Delivered health care can be measured, and identified customer needs can be met and exceeded.
The patient is not only interested in what he or she receives, but also how the care is delivered.
This dimension is called functional quality. It is perceived in a very subjective way.
This is the result of a patient’s view of service dimensions, some of which are technical and others functional.
When this is compared with the expected service, one then gets the perceived service quality.
In the context of healthcare, perception of quality is thus a function of both the process and outcome.
Core to health care is the performance of the clinician, including that of physicians, nurses, nutritionists, physiotherapists, and other professionals in patient care.
Technical quality assessment is easier to measure as it is fairly standardised.
Quality care is deemed to have been achieved to the highest level if knowledge and practice have been applied even if the outcome is adverse.
If a patient with a heart attack is treated, the highest level of quality is deemed to have been achieved even if he dies.
Quality is the driver of customer satisfaction. Poor quality has a large negative impact and likelihood of non-return (69.5 per cent) as well as to inform others (one customer informs nine others) about an adverse experience.
Quality is a driver for future patronage either directly or through influencing others.
Patients’ intention to revisit a hospital or to inform others favourably about their experience is determined by their own satisfaction level.
This is determined by the perceived value of the care received, which, in turn, is determined by the quality of medical care received as perceived by the patient.
Understanding patient satisfaction is important in gaining a better insight and influencing health care delivery.
Patient satisfaction is a complex phenomenon involving clinical outcome, empathy of the clinician, physical ambience, financial and geographical access and efficacy.
This means that knowing the needs of the patients is imperative.
Technical quality, once present, does not contribute further to patient satisfaction.
Absence of positive treatment outcome is a cause of dissatisfaction but its presence (positive treatment outcomes) does not guarantee satisfaction.
Patient satisfaction must include the other components of quality, namely functional quality.
The interpersonal interaction must be tailored to enhance delivery of technical quality and must be within cultural contexts and in an acceptable format that includes privacy, confidentiality, informed choice, concern, empathy, honesty, tact and sensitivity.
The interpersonal relationship between clinician and patient may hamper or enhance technical quality.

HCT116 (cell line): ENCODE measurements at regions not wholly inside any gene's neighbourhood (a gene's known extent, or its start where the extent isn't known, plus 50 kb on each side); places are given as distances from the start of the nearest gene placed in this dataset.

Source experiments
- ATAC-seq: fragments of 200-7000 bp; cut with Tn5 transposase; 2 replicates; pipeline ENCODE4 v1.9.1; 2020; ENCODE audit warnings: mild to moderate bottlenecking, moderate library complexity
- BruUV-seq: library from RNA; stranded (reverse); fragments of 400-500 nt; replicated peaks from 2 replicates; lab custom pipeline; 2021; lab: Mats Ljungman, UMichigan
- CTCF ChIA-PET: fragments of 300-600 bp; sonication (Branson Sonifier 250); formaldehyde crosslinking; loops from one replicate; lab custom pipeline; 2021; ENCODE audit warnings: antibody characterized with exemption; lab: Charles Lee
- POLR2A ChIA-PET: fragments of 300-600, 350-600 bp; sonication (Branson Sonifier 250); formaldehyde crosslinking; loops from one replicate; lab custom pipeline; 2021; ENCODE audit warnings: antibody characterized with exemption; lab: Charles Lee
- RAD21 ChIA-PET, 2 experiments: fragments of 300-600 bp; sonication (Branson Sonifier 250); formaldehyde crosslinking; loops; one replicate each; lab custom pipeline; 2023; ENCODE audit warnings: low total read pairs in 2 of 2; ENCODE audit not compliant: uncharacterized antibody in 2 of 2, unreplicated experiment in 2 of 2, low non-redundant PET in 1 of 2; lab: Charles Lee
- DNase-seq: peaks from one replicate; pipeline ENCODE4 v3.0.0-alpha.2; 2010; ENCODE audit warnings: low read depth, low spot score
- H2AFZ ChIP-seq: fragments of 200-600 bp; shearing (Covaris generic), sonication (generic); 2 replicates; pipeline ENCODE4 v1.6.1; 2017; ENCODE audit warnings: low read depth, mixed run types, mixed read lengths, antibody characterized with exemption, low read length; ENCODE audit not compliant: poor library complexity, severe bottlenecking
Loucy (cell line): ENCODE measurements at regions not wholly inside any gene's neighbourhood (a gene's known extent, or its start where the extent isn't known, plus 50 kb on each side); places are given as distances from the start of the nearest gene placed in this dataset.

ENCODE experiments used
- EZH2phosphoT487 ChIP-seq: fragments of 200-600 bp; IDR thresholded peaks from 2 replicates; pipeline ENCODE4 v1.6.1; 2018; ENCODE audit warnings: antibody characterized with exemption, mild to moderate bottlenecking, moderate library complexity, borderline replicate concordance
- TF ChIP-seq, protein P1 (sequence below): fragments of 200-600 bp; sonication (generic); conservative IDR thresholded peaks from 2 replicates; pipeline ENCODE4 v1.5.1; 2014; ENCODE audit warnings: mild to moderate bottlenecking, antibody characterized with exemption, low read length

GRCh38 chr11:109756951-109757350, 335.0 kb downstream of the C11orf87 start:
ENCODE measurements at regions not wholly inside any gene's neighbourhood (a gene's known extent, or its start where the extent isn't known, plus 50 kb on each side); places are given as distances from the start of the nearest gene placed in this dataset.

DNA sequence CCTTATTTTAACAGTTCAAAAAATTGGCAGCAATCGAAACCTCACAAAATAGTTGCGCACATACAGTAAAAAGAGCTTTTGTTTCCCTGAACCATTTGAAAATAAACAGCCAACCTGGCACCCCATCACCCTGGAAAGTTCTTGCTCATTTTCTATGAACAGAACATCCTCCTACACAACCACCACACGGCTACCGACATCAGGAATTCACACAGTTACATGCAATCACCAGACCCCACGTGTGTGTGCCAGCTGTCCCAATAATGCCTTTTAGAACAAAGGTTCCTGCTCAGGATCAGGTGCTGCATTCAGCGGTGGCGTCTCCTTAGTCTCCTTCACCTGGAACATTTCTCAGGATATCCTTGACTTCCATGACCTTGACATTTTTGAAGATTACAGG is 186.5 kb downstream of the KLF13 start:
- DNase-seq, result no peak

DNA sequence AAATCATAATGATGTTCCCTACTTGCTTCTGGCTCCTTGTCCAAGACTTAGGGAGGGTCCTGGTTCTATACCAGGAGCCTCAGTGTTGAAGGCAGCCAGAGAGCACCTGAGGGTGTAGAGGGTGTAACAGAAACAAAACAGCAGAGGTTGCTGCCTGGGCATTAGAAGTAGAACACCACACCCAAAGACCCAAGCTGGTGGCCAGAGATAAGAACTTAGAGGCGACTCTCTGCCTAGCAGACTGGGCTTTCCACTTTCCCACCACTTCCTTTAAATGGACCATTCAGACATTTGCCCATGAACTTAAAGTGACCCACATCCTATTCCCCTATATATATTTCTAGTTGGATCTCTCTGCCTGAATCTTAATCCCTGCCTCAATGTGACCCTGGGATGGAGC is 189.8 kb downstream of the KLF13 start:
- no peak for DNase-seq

There is clearly a hierarchical dimension when patients are choosing a hospital or recommending one to others.
These are interpersonal, environment of care and hospitality, administrative processes and access.
Patients infer quality of care from the physical environment.
A well-maintained and pleasant physical environment infers attention to detail and better technical quality.
It is important that the environmental of care is not the sole focus of the organisation.
It is not necessary to go to extremes. A deficient environment can be compensated for by excellent technical quality.
Administrative processes are the third most important dimension of quality.
The attributes of importance to patients are discharge, billing and admission.
Waiting time is a major source of dissatisfaction among patients.
Instead of patients going to sort out issues, it makes more sense for the services to come to where they are.
There is financial as well physical access within the hospital.
Access dimension contribution to the future behaviour of the patient is modest compared to the three discussed earlier (interpersonal, environment of care and administrative process).
However, there is a trade-off of quality over distance.
Patients are willing to travel longer distance to get superior quality.
Perception of quality by the patient is affected by quality dimensions that are hierarchical – interpersonal attributes, environment of care and hospitality, administrative and access.
Clinical outcomes are more important when the expectations of pre-hospital clinical expectations are realised.
Patients’ education and counselling on clinical expectations is thus important at admission.
Dr Twahir is an associate dean and the chief of staff, Aga Khan University Hospital, Nairobi